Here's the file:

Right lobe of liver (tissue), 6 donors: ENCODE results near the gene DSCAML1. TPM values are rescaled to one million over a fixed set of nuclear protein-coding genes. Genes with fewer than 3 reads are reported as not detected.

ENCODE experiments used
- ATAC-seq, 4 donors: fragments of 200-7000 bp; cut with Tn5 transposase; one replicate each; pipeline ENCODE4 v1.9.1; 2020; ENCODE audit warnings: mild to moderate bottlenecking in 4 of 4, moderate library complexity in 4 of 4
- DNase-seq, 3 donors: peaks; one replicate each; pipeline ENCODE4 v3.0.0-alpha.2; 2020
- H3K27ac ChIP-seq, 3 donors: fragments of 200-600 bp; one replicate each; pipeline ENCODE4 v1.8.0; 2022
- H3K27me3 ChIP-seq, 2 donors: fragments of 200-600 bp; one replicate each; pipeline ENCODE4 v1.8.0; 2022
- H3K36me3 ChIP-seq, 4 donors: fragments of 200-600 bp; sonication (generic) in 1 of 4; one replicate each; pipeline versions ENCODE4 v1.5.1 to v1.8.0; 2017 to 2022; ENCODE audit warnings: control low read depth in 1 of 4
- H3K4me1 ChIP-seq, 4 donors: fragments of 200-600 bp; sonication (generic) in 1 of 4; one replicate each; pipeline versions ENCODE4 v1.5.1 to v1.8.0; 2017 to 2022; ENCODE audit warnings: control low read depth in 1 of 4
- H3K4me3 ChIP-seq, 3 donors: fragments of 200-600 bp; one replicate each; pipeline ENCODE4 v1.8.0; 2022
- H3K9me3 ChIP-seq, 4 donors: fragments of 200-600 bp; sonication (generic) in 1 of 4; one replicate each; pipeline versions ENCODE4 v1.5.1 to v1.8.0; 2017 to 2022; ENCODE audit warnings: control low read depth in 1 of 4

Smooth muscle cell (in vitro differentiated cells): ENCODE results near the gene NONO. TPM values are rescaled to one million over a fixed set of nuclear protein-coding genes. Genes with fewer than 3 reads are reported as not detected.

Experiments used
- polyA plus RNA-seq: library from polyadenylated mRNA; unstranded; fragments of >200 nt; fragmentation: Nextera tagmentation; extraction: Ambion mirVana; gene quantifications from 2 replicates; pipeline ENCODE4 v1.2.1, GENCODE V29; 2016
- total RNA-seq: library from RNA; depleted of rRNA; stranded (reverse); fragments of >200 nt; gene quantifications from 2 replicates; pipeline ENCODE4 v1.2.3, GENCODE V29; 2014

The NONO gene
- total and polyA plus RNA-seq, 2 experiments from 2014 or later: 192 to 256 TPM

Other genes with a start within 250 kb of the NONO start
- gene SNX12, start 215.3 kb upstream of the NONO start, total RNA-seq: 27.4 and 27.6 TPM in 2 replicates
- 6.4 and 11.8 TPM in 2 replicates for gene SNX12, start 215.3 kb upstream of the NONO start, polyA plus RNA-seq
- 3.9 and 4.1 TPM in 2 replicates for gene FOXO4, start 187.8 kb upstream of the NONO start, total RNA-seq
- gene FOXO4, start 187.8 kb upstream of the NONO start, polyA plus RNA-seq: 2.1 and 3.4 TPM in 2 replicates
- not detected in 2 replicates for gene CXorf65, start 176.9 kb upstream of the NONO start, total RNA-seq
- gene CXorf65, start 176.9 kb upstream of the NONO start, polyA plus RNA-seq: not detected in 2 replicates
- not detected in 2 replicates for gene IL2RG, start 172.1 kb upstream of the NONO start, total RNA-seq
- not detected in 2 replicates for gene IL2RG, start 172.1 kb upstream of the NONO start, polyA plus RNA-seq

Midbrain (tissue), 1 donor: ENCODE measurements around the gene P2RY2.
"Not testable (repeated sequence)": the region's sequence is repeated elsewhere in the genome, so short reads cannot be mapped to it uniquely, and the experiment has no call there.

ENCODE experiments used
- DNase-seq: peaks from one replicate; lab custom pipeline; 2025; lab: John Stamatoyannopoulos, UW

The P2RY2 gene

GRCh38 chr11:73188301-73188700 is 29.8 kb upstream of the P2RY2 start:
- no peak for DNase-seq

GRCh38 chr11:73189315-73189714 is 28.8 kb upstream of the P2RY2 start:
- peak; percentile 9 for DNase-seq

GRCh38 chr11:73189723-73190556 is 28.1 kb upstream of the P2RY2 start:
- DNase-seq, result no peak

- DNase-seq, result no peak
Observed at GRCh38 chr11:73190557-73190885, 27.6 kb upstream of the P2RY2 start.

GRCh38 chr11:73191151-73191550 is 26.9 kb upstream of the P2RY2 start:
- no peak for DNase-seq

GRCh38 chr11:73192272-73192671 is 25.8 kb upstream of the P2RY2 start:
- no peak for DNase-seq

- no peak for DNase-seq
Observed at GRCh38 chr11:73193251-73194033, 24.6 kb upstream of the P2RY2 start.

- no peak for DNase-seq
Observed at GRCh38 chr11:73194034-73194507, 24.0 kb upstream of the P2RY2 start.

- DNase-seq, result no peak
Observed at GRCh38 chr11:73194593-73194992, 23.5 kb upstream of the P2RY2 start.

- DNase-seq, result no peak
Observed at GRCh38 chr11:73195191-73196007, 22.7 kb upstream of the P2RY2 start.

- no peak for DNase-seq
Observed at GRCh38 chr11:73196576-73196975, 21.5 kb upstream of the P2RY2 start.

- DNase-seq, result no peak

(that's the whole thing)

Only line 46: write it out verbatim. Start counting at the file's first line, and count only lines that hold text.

Observed at GRCh38 chr11:73194034-73194507, 24.0 kb upstream of the P2RY2 start.